Third, Tay et al. (2017) did not distinguish between being the holder of manageable debt and being over-indebted (although their meta-analysis showed that variables, such as level of debt and overall financial resources, play a critical role as moderators of the relationship between debt and SWB).
In line with other research (Angel, 2016; Białowolski et al., 2019), the present study considers this crucial distinction, as being over-indebted is not merely a function of debt but it may involve, as aforementioned, several other features. Moreover, since over-indebtedness is often associated with careless consumer behavior and financial imprudence (Disney et al., 2008; Anderloni and Vandone, 2010), being over-indebted is often a source of social stigma and prejudice, which puts additional pressure on these consumers’ already difficult living conditions.
Furthermore, although prior research (e.g., O’Neill et al., 2005; Zhang and Kemp, 2009; Drentea and Reynolds, 2012; Hogan et al., 2013; Olson-Garriott et al., 2015; see Tay et al., 2017, for a review) has used different measures of well-being to understand how people think and feel about their lives, it has not clearly distinguished between the impact of over-indebtedness on two qualitatively different facets of SWB: life satisfaction (based on a global evaluation by the individual of his/her life) and emotional well-being (the affect experienced by an individual on a more day-to-day basis; Pavot and Diener, 1993; Kahneman and Riis, 2005). Nonetheless, life satisfaction and emotional well-being are different constructs with moderate to high discriminant validity (Lucas et al., 1996; see also Dolan et al., 2017). For instance, United States consumers who earn above $75,000 annually are increasingly more satisfied with their lives (life satisfaction) but they do not have higher emotional well-being (based on experienced feelings; Kahneman and Deaton, 2010).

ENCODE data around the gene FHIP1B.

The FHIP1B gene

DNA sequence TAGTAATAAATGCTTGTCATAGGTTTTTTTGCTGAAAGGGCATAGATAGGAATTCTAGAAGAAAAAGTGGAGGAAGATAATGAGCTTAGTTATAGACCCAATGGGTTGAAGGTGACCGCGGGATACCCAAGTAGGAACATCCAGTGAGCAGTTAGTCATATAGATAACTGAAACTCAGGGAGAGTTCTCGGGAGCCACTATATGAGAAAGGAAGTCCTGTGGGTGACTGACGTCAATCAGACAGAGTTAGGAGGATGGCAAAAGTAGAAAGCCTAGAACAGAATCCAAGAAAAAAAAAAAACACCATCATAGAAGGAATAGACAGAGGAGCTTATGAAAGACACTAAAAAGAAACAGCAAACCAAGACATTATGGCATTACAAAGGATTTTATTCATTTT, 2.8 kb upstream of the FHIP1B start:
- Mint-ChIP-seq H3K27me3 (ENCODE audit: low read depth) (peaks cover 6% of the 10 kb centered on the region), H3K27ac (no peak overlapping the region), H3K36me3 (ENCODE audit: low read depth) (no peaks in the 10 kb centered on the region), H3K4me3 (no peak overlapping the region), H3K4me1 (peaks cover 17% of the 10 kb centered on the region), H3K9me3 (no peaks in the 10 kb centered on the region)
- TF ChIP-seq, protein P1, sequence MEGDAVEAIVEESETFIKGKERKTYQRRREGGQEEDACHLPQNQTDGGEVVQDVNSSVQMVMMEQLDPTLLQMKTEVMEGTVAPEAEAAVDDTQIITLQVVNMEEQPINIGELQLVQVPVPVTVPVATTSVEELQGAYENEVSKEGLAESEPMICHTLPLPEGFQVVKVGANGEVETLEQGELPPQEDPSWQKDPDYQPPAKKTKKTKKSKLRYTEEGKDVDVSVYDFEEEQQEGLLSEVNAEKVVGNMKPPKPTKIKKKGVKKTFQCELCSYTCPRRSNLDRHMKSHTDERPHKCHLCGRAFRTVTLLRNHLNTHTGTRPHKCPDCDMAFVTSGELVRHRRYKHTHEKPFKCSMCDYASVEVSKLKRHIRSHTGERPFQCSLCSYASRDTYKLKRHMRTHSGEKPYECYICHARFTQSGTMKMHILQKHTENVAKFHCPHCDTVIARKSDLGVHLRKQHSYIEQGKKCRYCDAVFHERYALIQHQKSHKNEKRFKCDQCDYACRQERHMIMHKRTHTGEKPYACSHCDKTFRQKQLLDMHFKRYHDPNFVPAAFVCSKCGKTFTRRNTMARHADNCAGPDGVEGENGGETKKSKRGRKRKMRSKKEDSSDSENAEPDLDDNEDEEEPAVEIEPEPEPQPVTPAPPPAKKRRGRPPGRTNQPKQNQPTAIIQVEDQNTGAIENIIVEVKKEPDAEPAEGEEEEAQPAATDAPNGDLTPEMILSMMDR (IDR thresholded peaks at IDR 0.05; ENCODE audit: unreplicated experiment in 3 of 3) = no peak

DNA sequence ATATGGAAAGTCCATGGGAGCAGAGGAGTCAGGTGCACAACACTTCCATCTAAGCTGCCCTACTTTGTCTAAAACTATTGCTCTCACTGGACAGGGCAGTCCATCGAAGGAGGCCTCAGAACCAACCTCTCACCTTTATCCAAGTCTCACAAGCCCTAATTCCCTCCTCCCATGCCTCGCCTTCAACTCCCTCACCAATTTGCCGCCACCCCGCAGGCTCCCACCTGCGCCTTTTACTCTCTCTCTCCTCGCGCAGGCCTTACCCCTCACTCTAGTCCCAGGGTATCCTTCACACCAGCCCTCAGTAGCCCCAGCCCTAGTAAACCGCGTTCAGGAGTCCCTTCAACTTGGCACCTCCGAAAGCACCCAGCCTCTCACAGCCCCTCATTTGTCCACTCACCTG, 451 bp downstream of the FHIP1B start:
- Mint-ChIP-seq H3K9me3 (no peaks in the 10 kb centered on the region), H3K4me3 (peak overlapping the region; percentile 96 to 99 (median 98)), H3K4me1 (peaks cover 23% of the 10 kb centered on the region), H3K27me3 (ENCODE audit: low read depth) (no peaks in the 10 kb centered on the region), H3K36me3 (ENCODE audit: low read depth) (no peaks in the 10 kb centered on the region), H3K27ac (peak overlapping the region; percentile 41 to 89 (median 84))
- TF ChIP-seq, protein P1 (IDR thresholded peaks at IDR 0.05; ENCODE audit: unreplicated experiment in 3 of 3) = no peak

In this paper, the effect of being over-indebted (vs. not being over-indebted) on life satisfaction and emotional well-being is explored. In addition, the current study also includes measures of global subjective health and sleep quality in which over-indebted and non-over-indebted consumers are also compared. The goal is to ascertain whether over-indebted consumers show lower levels of SWB (both life satisfaction and emotional well-being) than non-over-indebted consumers. Based on prior cited research, over-indebted consumers are further expected to have poorer reported health and sleep quality, in addition to increased sleep-related disturbances, than their non-over-indebted counterparts.